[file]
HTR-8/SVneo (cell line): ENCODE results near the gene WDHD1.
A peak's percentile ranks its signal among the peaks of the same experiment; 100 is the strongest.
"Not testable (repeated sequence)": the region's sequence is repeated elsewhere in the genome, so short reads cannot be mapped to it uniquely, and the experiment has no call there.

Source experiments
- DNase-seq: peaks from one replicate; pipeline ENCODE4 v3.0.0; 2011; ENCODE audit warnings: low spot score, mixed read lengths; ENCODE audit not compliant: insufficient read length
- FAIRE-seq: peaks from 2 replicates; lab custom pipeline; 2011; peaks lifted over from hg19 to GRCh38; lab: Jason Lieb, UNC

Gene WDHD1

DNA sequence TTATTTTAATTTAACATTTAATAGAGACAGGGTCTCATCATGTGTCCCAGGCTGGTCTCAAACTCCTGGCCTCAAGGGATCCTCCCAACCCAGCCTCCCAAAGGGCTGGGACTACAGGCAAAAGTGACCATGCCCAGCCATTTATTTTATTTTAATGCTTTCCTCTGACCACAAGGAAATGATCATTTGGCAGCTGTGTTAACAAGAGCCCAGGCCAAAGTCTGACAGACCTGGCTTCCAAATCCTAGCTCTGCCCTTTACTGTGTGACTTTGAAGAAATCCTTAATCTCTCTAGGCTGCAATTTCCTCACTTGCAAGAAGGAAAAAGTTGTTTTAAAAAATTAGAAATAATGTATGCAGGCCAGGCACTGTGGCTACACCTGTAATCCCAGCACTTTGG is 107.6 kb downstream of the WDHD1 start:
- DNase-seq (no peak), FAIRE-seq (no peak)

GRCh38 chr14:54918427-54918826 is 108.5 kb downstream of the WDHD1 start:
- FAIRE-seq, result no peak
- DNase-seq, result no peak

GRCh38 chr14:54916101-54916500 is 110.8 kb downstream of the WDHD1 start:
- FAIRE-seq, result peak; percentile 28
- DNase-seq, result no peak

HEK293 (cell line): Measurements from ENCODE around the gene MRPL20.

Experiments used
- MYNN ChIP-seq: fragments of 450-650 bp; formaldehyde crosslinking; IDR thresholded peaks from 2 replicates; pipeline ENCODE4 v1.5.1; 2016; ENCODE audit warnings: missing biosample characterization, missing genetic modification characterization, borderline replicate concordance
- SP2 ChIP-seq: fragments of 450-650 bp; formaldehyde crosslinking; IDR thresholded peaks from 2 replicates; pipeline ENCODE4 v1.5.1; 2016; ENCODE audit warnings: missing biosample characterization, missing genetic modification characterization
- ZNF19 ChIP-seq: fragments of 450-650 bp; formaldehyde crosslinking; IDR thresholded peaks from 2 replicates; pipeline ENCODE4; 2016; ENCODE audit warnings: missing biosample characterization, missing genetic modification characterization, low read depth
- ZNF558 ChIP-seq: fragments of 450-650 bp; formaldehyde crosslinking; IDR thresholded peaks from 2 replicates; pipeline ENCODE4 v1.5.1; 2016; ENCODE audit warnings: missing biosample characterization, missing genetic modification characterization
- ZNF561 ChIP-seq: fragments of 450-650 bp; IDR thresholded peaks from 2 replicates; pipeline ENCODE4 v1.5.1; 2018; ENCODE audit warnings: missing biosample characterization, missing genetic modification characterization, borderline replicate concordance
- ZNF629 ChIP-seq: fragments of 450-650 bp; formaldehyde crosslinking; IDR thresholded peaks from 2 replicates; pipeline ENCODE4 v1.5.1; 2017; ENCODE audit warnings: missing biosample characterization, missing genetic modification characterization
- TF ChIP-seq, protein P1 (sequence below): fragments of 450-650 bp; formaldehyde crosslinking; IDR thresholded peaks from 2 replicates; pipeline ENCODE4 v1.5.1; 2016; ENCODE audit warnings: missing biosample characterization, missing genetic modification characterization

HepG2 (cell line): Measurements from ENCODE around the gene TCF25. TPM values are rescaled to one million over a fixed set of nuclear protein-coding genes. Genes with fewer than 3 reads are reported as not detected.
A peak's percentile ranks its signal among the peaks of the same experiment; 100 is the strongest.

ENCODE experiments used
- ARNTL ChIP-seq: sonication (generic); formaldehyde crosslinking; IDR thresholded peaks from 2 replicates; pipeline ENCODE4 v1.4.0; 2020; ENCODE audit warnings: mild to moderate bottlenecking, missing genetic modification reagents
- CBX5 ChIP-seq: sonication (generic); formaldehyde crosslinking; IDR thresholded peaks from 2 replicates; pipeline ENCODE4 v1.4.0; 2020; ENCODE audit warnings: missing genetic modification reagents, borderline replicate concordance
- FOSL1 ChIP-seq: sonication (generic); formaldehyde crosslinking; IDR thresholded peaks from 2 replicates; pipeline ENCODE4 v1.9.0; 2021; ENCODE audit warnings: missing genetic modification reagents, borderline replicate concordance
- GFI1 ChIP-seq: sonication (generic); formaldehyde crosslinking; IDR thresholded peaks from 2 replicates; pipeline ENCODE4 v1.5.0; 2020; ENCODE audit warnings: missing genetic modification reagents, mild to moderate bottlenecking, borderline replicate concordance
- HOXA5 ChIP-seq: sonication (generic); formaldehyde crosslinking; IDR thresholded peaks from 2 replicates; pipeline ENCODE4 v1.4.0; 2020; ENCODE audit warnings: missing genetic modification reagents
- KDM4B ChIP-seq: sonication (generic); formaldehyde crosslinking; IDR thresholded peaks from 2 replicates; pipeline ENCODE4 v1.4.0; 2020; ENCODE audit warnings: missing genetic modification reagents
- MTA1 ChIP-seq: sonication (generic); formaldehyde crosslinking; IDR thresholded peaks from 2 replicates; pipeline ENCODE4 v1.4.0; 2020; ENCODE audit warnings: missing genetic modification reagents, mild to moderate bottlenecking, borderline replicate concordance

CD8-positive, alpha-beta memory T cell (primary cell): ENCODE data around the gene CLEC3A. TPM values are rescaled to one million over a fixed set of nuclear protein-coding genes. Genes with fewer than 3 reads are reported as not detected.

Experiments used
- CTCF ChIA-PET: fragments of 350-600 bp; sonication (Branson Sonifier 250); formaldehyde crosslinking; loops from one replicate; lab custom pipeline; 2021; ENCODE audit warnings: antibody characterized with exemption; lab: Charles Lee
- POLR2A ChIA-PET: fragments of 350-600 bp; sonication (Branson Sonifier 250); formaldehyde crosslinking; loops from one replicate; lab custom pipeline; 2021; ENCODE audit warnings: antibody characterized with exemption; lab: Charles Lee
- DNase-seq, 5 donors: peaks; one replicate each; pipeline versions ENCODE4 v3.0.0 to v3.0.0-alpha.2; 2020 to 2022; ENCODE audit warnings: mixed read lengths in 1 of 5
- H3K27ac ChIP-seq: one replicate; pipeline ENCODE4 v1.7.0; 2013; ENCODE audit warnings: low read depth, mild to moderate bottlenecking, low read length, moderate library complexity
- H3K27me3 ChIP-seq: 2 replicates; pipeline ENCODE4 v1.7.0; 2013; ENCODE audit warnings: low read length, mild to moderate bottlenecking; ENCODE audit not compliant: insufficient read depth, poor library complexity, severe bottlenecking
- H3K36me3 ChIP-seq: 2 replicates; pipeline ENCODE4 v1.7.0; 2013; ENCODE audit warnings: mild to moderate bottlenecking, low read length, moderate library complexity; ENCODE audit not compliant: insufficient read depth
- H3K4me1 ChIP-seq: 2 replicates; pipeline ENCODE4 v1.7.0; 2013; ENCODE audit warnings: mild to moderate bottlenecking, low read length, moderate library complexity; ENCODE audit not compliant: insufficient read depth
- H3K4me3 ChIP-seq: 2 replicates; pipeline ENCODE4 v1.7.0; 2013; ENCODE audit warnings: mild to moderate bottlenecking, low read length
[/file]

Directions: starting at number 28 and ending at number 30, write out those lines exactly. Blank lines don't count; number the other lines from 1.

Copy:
- ARNTL ChIP-seq: sonication (generic); formaldehyde crosslinking; IDR thresholded peaks from 2 replicates; pipeline ENCODE4 v1.4.0; 2020; ENCODE audit warnings: mild to moderate bottlenecking, missing genetic modification reagents
- CBX5 ChIP-seq: sonication (generic); formaldehyde crosslinking; IDR thresholded peaks from 2 replicates; pipeline ENCODE4 v1.4.0; 2020; ENCODE audit warnings: missing genetic modification reagents, borderline replicate concordance
- FOSL1 ChIP-seq: sonication (generic); formaldehyde crosslinking; IDR thresholded peaks from 2 replicates; pipeline ENCODE4 v1.9.0; 2021; ENCODE audit warnings: missing genetic modification reagents, borderline replicate concordance